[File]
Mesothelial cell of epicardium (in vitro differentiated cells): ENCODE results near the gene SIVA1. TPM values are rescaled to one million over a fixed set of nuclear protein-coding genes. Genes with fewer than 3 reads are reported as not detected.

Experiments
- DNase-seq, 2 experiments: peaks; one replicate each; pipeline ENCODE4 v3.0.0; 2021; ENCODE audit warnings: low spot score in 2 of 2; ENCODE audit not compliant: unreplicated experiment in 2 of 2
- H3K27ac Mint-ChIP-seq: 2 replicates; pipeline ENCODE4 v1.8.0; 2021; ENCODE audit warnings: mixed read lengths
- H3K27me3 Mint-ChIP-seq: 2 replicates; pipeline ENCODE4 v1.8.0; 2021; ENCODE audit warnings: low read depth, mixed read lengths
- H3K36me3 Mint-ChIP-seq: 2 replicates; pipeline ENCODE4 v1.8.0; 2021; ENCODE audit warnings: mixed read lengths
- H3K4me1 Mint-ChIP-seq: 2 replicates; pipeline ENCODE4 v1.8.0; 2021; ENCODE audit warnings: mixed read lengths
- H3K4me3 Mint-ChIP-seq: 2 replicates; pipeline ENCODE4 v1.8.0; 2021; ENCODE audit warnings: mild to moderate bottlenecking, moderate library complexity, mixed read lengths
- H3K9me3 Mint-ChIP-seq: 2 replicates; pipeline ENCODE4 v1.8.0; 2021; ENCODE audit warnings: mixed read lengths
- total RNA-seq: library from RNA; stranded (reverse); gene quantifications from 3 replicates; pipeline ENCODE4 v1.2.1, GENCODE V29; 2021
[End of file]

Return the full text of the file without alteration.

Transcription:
Mesothelial cell of epicardium (in vitro differentiated cells): ENCODE results near the gene SIVA1. TPM values are rescaled to one million over a fixed set of nuclear protein-coding genes. Genes with fewer than 3 reads are reported as not detected.

Experiments
- DNase-seq, 2 experiments: peaks; one replicate each; pipeline ENCODE4 v3.0.0; 2021; ENCODE audit warnings: low spot score in 2 of 2; ENCODE audit not compliant: unreplicated experiment in 2 of 2
- H3K27ac Mint-ChIP-seq: 2 replicates; pipeline ENCODE4 v1.8.0; 2021; ENCODE audit warnings: mixed read lengths
- H3K27me3 Mint-ChIP-seq: 2 replicates; pipeline ENCODE4 v1.8.0; 2021; ENCODE audit warnings: low read depth, mixed read lengths
- H3K36me3 Mint-ChIP-seq: 2 replicates; pipeline ENCODE4 v1.8.0; 2021; ENCODE audit warnings: mixed read lengths
- H3K4me1 Mint-ChIP-seq: 2 replicates; pipeline ENCODE4 v1.8.0; 2021; ENCODE audit warnings: mixed read lengths
- H3K4me3 Mint-ChIP-seq: 2 replicates; pipeline ENCODE4 v1.8.0; 2021; ENCODE audit warnings: mild to moderate bottlenecking, moderate library complexity, mixed read lengths
- H3K9me3 Mint-ChIP-seq: 2 replicates; pipeline ENCODE4 v1.8.0; 2021; ENCODE audit warnings: mixed read lengths
- total RNA-seq: library from RNA; stranded (reverse); gene quantifications from 3 replicates; pipeline ENCODE4 v1.2.1, GENCODE V29; 2021